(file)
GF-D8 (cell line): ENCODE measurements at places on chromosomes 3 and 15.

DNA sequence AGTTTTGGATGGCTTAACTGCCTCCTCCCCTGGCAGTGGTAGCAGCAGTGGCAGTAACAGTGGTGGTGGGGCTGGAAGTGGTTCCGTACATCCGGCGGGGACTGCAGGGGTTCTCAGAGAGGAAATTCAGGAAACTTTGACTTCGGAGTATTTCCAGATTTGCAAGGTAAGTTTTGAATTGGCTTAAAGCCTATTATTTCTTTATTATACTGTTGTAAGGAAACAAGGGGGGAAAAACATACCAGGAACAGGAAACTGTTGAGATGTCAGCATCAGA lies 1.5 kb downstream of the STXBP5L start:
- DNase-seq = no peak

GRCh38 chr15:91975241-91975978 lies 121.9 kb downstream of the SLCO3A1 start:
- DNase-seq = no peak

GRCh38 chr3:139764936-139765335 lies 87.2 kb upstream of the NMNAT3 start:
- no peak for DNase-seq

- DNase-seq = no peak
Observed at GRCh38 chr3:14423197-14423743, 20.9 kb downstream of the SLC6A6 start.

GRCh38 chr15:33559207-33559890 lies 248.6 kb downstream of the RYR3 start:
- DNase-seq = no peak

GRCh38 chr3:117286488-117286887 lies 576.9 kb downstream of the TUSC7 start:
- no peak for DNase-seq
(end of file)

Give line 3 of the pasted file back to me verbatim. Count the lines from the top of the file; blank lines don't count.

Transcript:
- DNase-seq = no peak